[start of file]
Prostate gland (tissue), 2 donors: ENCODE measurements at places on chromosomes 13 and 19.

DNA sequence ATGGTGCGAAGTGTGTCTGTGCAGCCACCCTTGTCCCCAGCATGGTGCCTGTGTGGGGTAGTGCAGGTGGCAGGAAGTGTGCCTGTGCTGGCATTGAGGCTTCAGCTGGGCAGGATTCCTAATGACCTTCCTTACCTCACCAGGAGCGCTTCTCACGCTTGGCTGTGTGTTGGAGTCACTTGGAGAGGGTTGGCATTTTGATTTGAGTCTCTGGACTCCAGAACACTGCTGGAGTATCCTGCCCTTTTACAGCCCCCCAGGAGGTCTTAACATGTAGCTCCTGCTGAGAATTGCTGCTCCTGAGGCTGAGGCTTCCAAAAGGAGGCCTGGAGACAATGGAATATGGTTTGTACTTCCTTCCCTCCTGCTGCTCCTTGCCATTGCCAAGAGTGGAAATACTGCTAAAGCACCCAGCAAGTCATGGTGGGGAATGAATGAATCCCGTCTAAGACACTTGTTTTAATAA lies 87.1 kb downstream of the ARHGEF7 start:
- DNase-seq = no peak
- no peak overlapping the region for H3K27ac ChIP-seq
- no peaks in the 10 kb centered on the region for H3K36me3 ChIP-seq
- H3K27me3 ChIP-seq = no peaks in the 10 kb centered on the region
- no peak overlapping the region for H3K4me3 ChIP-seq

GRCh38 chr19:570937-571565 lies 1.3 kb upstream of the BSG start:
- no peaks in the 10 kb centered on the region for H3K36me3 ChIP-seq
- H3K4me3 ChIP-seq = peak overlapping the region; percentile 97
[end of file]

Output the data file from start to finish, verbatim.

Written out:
Prostate gland (tissue), 2 donors: ENCODE measurements at places on chromosomes 13 and 19.

DNA sequence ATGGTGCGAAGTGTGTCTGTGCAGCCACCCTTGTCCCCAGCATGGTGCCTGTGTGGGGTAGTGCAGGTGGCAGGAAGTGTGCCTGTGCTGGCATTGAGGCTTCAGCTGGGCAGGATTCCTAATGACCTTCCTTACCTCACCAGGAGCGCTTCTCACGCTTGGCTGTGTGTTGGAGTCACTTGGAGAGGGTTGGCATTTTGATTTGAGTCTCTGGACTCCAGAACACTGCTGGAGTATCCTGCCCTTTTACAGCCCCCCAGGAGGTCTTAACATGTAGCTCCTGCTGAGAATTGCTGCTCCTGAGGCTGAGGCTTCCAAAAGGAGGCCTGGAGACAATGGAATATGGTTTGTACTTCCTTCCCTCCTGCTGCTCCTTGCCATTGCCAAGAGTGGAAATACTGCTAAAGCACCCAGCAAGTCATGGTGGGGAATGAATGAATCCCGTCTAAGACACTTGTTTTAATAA lies 87.1 kb downstream of the ARHGEF7 start:
- DNase-seq = no peak
- no peak overlapping the region for H3K27ac ChIP-seq
- no peaks in the 10 kb centered on the region for H3K36me3 ChIP-seq
- H3K27me3 ChIP-seq = no peaks in the 10 kb centered on the region
- no peak overlapping the region for H3K4me3 ChIP-seq

GRCh38 chr19:570937-571565 lies 1.3 kb upstream of the BSG start:
- no peaks in the 10 kb centered on the region for H3K36me3 ChIP-seq
- H3K4me3 ChIP-seq = peak overlapping the region; percentile 97